our building.  the balcony off my kitchen is top the right

I live upstairs from Abu Musa and his wife with two of their sons, Mohammed and Omar.  I have my own room and bathroom, which is very nice.  Mohammed is getting his Masters in translation, so in addition to speaking English with him, he can tell me what the problems are with the Arabic I use.  Often I ask him questions in Arabic and he responds in English.  Abu Musa speaks good English, but his wife speaks hardly any.  I have met a few of their ten children and all speak at least a little English. 
Mohammed watching Abu Musa back out the Benz to go to mosque

On that day I actually ate downstairs with another kid on my program, Fernando, and his host-family in their apartment.  Fernando is a Muslim convert from Brooklyn whose family here is very close to mine.  He has taken no Arabic, unfortunate as his family speaks almost no English except for their 9 year old son, Nayef.  Jordanian culture is very big on eating, and a way of showing hospitality is by offering food.  Thus long after we had eaten our fill, Fernando's host mom kept telling us kul! (eat!). After all this eating and the hookah I smoked with Mohammed last night, chatting about Arab politics and culture (in English), it felt good to get out for a run.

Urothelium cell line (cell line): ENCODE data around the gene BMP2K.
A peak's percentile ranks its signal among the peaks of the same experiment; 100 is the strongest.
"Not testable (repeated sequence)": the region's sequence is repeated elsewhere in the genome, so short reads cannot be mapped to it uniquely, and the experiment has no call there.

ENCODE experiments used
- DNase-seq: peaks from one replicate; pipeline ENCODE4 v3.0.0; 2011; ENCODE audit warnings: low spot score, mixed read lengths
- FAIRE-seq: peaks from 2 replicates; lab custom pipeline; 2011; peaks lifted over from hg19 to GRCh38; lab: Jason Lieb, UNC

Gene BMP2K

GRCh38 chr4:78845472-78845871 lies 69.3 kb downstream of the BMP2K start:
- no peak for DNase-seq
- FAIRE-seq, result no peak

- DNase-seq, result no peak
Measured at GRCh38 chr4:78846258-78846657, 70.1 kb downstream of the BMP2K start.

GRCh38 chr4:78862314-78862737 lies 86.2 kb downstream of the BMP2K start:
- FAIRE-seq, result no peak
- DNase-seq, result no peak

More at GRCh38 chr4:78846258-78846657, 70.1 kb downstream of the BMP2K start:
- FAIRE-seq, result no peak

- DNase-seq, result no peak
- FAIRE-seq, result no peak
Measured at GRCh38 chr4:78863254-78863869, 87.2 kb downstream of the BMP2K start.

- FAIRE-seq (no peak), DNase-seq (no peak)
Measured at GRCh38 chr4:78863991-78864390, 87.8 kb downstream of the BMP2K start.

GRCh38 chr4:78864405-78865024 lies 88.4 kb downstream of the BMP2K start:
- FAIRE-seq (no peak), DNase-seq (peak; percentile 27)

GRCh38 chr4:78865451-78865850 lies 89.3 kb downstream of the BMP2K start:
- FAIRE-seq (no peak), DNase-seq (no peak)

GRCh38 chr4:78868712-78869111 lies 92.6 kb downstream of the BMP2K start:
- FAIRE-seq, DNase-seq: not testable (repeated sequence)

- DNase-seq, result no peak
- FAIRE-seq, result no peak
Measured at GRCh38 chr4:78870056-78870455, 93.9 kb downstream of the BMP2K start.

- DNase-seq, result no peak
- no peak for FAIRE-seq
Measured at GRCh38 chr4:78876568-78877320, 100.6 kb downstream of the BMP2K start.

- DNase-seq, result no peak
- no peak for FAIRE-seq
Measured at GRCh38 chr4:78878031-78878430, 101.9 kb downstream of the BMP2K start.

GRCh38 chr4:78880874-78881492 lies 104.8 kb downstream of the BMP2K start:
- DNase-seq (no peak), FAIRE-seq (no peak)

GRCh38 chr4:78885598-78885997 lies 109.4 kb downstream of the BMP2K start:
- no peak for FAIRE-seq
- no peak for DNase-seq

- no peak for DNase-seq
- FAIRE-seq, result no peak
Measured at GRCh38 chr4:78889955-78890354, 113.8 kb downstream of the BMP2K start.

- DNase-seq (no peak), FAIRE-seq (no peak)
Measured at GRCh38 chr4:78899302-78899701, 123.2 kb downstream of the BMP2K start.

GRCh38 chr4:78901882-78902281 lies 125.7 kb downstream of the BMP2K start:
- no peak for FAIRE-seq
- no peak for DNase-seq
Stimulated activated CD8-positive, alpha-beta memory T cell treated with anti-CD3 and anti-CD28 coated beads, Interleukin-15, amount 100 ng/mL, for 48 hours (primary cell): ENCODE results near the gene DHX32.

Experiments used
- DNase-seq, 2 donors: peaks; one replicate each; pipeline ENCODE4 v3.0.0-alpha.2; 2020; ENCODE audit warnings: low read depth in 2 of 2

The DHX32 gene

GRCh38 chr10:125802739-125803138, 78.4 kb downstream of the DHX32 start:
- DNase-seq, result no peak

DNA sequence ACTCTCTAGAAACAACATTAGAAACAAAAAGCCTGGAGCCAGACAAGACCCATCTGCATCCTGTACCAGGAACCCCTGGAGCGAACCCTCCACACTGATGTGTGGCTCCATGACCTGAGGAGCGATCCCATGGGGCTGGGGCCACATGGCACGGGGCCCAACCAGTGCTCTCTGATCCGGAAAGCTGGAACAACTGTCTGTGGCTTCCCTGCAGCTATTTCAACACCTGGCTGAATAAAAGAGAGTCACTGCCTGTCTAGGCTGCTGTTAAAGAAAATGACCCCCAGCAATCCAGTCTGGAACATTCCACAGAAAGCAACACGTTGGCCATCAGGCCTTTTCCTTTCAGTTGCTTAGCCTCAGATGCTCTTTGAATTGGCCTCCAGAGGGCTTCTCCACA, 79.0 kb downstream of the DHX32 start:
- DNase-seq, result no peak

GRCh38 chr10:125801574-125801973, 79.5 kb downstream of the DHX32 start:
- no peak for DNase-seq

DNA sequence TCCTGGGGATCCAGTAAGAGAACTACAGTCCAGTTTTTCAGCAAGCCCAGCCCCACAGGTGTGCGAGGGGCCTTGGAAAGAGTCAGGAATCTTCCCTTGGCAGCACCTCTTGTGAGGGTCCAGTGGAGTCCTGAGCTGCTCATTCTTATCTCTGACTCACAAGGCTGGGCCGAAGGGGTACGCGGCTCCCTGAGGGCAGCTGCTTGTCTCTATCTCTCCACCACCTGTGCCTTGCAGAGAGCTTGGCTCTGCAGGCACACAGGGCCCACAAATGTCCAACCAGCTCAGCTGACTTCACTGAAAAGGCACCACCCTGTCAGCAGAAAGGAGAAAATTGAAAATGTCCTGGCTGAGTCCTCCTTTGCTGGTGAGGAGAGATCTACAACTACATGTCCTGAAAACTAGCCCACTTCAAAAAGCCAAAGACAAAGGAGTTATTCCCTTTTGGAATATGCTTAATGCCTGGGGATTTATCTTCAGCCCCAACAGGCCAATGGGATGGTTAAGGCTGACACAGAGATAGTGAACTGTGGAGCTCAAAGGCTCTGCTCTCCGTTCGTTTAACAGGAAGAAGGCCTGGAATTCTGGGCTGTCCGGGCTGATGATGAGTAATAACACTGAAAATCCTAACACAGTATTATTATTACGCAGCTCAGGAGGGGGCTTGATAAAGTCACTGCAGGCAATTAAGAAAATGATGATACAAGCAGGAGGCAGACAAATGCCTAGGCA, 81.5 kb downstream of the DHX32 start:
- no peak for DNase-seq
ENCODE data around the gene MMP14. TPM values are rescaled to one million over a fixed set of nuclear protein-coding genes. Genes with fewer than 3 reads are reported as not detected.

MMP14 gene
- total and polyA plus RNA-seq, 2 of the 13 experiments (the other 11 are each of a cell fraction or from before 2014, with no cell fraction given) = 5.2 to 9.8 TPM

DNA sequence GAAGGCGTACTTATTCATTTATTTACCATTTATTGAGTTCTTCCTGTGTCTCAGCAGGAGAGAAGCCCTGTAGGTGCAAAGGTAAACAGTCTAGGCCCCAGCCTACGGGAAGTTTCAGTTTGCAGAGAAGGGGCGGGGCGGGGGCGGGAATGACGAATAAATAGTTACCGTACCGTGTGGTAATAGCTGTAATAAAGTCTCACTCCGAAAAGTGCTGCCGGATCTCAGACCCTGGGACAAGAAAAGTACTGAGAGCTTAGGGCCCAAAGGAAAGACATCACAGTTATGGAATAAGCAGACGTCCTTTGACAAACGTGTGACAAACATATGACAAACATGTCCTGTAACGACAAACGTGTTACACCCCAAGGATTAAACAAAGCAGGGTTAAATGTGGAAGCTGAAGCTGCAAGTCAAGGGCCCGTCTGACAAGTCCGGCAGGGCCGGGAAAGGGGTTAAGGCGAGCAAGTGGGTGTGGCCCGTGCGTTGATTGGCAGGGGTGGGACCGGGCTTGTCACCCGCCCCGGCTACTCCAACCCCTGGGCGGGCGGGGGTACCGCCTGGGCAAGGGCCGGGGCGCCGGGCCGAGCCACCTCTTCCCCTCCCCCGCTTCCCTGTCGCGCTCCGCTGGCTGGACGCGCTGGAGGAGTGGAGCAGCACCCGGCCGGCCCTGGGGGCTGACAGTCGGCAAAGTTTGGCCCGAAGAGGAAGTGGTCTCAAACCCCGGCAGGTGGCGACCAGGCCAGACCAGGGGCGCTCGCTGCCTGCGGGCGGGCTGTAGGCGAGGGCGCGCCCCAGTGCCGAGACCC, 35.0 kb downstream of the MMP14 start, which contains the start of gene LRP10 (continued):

I ran north on Istiqlal Street, one of the major thoroughfares in the city, for about 2 miles. I turned off and wound my way through side streets carefully examined on Google Maps until I reached my destination.  I had seen Sport City on maps, but a websearch of 'running in amman' confirmed my hunch about a good place to run.  Called in Arabic Medina al Hussein Shebab, the complex boasts multiple soccer fields and tennis courts, basketball and squash buildings, national sports administration, and a dirt running trail.  It was nice to get away from the streets full of cars with no care for pedestrian right-of-way.  Running in Amman isn't that difficult: bad air, lots of highway, a lot of curious looks and few honks from cars.  In short, not too different from running in suburban LA county. 

Back home I made Arabic coffee and did reading for class tomorrow.  At 8am Fernando and I will take a cab (cabs make up a 1/4 of all cars in Amman, by one figure I heard) to our program building.  A three story house in Abdoun, an upscale westernized neighborhood to south of us, holds the offices and classrooms for all of School for International Training (SIT) Amman.  A total of 25 students take classes together about modernization and social change in Jordan and the Middle East and about how to conduct research, in addition to three hours of Arabic a day (both colloquial and standard, split into four levels according to experience). 

Abdoun suspension bridge to the Abdoun neighborhood

There's still time for a short (or long, actually) nap before the large dinner of mansaf planned with all my family and Fernando's family to welcome us into their homes.  Dinner here is really late, like 1030 or so.  More later. 
from King Hussein Park looking east over Amman

the Children's Museum in Hussein Park
driving in Amman
half of my bedroom